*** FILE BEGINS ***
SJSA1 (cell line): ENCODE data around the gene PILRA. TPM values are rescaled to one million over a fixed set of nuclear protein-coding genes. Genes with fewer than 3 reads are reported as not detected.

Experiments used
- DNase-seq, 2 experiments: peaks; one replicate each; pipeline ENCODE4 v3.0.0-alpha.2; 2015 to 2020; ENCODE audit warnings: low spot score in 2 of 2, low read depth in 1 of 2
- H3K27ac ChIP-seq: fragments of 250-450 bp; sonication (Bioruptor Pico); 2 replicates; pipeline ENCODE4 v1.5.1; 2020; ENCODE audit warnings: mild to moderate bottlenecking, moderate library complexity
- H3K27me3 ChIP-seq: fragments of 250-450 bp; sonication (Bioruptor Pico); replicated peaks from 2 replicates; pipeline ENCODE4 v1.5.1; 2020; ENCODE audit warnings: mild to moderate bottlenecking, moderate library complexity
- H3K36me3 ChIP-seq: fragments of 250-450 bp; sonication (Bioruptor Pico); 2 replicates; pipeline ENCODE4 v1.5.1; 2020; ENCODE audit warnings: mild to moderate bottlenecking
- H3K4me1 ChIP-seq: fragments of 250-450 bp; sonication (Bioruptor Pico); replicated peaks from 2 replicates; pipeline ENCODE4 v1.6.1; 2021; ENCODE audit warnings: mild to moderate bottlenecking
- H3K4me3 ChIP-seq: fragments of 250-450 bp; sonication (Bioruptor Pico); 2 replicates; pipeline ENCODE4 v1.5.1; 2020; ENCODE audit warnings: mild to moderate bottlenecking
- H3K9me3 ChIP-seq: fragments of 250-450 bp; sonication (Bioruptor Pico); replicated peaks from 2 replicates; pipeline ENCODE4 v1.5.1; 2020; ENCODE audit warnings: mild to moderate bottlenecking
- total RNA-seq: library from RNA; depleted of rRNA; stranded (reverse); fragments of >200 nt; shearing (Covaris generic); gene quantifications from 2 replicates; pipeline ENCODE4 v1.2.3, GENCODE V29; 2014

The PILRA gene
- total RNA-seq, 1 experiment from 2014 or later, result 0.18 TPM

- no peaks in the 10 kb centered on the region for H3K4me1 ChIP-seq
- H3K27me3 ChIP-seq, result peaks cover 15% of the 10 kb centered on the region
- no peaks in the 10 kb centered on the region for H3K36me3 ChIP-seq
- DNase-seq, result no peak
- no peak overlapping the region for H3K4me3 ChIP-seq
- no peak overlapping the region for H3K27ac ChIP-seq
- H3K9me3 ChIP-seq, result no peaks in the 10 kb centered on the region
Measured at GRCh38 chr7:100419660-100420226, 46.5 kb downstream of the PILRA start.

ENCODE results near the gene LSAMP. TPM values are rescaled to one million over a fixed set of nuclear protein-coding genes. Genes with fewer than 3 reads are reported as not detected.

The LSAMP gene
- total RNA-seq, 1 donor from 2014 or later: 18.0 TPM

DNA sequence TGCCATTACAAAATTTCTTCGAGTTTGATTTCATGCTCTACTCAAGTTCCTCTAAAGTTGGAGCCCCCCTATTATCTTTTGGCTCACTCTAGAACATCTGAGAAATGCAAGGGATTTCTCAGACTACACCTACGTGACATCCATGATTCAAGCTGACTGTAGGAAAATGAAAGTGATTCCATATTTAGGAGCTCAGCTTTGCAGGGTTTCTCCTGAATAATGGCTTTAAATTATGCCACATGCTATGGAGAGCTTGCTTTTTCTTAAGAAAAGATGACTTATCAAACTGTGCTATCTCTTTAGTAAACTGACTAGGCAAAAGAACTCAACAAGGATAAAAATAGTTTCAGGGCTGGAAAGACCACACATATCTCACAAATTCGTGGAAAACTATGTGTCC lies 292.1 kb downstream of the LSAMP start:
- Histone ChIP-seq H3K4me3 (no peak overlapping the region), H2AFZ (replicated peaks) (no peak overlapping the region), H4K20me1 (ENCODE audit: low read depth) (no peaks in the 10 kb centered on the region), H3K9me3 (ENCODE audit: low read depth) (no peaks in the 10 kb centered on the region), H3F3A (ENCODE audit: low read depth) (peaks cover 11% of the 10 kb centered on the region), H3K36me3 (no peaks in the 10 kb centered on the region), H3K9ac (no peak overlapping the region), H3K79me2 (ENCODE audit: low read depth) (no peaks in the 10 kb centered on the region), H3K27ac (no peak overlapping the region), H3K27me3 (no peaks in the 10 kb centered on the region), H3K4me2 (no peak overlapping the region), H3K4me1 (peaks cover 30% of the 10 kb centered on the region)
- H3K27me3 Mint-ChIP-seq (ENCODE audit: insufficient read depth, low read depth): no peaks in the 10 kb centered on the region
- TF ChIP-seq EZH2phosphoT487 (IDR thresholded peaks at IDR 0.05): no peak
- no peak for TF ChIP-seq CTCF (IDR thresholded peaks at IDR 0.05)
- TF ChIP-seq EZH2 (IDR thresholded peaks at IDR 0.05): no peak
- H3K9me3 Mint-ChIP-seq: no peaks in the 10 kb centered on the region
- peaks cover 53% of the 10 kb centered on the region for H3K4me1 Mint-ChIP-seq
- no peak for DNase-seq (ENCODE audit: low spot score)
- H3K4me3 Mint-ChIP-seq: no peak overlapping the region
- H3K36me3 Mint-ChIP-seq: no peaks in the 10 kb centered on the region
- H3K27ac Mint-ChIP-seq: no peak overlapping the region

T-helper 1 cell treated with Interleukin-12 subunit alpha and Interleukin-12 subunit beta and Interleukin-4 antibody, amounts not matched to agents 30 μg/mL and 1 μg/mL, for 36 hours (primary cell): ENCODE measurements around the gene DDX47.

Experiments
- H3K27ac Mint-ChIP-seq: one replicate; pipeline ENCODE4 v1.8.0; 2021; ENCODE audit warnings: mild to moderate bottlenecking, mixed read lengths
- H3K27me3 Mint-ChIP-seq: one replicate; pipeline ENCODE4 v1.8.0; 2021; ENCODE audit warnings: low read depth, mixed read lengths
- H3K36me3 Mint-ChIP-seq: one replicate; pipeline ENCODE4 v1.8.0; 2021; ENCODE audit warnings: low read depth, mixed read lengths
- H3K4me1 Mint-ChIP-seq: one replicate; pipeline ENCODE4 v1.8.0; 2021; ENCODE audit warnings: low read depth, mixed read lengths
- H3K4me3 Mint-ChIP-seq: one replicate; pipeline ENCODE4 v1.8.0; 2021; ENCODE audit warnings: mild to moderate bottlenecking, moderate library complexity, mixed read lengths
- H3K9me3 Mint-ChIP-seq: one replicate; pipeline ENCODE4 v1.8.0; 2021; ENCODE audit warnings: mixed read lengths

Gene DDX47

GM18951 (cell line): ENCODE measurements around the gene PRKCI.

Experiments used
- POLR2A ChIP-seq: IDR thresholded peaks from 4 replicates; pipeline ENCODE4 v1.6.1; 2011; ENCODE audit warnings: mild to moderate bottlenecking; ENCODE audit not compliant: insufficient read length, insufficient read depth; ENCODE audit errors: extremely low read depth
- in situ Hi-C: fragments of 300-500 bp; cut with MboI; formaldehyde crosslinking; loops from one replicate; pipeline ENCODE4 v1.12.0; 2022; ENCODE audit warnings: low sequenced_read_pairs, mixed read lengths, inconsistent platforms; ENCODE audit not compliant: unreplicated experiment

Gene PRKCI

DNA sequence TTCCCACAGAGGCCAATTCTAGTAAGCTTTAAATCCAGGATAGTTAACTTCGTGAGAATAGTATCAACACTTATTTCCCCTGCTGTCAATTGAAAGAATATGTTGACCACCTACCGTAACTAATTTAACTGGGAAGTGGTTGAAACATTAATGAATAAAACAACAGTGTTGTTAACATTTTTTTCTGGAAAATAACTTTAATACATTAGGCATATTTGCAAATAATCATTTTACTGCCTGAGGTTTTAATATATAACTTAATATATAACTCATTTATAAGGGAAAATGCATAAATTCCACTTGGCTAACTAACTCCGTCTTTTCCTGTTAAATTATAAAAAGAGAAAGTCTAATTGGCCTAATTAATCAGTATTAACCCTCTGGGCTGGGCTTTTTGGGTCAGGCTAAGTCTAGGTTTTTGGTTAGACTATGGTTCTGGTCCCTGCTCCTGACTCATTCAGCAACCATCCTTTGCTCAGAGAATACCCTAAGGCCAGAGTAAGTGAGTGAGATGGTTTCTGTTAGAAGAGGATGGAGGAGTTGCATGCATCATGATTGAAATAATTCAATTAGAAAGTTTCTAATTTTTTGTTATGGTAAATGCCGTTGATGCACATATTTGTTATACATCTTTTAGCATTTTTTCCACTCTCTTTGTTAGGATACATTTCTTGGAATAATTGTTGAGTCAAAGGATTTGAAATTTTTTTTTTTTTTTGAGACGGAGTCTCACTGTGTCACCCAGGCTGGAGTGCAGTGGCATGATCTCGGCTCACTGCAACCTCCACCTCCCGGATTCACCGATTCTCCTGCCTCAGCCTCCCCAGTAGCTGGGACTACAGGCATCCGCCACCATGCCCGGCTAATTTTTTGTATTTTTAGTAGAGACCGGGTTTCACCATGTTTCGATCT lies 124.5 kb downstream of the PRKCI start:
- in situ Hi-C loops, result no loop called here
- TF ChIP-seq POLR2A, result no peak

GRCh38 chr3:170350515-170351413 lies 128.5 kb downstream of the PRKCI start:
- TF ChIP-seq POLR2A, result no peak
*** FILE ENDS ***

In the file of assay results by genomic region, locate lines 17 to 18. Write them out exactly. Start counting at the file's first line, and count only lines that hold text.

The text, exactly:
- no peak overlapping the region for H3K4me3 ChIP-seq
- no peak overlapping the region for H3K27ac ChIP-seq